"Send only your serious cases"--delivering flu to Toronto: an anthropological analysis of the 1918-19 influenza epidemic in Toronto, Ontario, Canada

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"Send only your serious cases"--delivering flu to Toronto: an anthropological analysis of the 1918-19 influenza epidemic in Toronto, Ontario, Canada

Please use this identifier to cite or link to this item: http://hdl.handle.net/10355/10240

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Title: "Send only your serious cases"--delivering flu to Toronto: an anthropological analysis of the 1918-19 influenza epidemic in Toronto, Ontario, Canada
Author: Slonim, Karen, 1978-
Date: 2010
Publisher: University of Missouri--Columbia
Abstract: This project looks at the 1918-19 pandemic influenza experience in Toronto, Ontario, Canada. Based on historical records (most notably death registries and archival material) this work strives to understand the social, biological, and environmental conditions that facilitated the spread of this virulent microorganism throughout the city. Grounded in the anthropological frameworks of evolutionary medicine, political economy and syndemics, this dissertation is designed to present a qualitative historical account of the pandemic in one of Canada's largest cities. This piece adds to the growing body of literature aimed at documenting one of the most catastrophic events of the 20th century. It also explores how epidemics are shaped by and in turn shape history. Many of the key findings of this work stem from the relationship between the Great War and the H1N1 strain responsible for Spanish flu. Soldiers appear to have brought the disease to Toronto and the conditions generated by the prolonged conflict in all likelihood increased individual susceptibility (via. increased stress, sustained food shortages and promotion of status incongruity). It is important to note however, that the effects of the war were not all detrimental to the population of Toronto. Sustained investment in the military effort promoted the development of informal networks of care, which were paramount in the city's effort to curtail influenza mortality. This dissertation generates as many questions as it answers, with the main message being that an analysis of infectious disease experiences must be cognizant of the two-way linkages between culture and biology.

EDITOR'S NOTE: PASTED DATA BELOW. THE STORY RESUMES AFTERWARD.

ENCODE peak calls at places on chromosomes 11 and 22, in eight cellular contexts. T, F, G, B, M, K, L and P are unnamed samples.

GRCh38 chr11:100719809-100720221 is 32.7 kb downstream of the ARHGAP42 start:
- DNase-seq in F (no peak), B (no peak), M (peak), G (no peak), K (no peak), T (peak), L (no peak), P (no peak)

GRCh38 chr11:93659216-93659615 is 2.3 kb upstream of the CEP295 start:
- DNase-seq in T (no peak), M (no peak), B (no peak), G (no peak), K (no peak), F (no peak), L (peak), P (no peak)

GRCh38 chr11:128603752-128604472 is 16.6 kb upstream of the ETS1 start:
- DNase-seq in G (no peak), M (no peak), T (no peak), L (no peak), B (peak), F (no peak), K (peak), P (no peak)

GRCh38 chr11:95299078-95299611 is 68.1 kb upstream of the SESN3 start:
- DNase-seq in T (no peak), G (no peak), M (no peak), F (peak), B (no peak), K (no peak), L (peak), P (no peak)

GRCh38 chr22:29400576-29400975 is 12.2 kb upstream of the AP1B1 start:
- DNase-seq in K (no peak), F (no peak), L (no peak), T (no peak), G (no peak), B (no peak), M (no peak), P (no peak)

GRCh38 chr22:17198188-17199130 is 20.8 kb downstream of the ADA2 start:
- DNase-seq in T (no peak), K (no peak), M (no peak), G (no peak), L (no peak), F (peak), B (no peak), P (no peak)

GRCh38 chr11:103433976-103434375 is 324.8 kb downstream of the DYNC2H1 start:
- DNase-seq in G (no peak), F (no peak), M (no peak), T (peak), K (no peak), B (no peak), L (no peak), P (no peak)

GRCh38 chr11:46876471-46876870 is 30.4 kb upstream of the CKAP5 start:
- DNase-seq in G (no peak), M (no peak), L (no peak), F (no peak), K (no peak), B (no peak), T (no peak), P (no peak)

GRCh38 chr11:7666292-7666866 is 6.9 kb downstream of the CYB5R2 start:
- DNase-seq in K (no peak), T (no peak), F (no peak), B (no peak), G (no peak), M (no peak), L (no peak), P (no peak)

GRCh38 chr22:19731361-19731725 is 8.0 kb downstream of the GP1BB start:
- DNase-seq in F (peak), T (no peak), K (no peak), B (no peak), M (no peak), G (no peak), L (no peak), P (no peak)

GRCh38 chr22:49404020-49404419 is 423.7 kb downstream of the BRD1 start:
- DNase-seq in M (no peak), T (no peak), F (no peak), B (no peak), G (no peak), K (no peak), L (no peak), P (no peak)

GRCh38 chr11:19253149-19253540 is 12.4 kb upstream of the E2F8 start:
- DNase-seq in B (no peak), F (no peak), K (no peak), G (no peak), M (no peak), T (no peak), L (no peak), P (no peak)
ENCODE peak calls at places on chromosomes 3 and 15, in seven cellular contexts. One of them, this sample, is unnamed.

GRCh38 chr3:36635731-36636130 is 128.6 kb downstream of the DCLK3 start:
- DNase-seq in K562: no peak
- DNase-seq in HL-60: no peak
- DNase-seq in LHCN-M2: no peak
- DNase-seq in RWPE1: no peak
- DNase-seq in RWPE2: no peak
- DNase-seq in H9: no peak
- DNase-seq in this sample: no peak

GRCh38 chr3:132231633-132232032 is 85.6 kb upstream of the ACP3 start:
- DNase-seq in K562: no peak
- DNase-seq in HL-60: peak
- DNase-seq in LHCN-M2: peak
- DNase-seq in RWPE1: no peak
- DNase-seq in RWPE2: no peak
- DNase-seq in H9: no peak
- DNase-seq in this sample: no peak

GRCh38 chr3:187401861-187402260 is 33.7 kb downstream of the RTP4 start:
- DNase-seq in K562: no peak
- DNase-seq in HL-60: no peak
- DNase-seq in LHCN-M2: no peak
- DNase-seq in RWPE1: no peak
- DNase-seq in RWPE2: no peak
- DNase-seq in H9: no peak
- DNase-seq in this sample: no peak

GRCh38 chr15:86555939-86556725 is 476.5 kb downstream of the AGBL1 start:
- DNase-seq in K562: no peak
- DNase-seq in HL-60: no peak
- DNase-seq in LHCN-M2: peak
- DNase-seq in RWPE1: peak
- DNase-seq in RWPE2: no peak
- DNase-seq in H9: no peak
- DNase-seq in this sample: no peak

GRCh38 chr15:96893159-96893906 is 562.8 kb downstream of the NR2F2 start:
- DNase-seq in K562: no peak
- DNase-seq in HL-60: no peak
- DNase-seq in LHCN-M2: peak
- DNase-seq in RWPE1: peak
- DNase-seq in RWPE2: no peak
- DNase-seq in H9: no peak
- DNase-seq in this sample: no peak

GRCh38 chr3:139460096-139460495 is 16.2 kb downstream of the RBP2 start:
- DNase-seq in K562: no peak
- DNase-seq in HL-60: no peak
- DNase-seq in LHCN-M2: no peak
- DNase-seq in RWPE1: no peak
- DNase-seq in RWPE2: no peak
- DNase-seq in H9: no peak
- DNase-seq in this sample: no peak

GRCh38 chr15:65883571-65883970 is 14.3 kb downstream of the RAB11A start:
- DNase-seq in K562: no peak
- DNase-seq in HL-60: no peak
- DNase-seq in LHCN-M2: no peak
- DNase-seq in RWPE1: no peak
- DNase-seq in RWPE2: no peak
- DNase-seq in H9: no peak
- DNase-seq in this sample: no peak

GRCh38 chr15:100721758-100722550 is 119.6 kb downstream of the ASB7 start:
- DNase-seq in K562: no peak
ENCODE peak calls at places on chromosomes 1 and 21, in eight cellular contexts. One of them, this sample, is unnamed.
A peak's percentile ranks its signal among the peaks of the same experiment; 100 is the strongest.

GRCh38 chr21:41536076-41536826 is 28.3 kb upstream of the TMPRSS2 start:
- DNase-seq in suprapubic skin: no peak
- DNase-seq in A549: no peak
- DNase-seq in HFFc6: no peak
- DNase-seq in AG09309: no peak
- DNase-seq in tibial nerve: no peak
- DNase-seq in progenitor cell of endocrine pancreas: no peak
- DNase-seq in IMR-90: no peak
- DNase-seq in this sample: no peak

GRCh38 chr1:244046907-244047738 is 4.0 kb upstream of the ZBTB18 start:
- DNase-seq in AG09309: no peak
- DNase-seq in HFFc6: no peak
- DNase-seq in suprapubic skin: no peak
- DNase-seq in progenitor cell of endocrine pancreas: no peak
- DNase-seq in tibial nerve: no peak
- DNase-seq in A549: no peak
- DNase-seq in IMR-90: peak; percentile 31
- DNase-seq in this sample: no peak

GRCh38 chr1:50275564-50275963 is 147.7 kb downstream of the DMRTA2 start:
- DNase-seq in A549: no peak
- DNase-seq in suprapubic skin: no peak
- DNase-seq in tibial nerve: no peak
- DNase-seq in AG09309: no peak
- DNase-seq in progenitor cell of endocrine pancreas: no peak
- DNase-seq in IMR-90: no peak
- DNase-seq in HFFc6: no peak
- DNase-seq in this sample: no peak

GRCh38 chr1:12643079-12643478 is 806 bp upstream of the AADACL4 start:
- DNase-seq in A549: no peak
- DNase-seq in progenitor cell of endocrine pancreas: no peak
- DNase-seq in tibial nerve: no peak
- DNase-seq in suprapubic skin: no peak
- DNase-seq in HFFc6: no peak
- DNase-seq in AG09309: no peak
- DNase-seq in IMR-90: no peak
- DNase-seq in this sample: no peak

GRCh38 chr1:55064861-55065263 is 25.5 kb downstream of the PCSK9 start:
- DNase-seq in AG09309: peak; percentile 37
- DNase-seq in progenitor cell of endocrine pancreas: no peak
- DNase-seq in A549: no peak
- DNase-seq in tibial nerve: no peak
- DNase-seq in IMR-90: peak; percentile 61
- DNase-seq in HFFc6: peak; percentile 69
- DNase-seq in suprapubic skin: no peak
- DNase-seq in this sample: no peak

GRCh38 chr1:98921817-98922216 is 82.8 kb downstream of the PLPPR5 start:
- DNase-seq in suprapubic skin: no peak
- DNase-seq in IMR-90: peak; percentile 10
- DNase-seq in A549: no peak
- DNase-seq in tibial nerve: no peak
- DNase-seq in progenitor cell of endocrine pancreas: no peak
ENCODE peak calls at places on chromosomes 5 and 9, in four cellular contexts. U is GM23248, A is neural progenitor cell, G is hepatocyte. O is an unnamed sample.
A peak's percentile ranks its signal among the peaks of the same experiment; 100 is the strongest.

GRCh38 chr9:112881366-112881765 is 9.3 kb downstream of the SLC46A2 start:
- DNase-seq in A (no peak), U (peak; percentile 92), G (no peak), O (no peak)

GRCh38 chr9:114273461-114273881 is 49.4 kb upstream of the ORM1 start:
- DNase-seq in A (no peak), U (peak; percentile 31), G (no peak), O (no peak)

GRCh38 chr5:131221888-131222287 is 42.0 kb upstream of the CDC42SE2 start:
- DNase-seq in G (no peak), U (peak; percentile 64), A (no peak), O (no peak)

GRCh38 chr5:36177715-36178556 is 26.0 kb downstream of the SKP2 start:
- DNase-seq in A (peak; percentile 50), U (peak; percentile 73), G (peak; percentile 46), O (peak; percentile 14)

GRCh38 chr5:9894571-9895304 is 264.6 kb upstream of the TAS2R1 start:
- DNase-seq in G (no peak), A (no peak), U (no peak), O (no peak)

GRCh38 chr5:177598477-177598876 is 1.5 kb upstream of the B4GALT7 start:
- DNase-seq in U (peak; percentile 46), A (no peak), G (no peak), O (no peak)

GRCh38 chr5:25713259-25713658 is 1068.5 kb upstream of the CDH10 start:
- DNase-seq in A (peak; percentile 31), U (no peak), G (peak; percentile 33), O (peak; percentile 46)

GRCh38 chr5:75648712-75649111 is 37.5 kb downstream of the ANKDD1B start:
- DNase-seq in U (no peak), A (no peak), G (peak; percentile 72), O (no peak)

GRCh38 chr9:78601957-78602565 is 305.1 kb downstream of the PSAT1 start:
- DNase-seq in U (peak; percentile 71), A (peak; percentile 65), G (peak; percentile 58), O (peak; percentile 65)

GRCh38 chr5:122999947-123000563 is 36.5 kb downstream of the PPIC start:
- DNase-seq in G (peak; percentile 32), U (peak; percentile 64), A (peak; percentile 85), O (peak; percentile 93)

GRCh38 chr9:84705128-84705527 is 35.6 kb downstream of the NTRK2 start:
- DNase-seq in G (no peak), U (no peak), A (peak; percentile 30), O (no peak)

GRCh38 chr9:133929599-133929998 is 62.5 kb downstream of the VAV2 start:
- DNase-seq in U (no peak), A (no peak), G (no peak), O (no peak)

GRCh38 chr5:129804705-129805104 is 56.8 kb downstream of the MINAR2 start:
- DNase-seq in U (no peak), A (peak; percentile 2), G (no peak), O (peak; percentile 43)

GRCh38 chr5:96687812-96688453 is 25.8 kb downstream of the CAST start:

URI: http://hdl.handle.net/10355/10240
Other Identifiers: SlonimK-121010-D535

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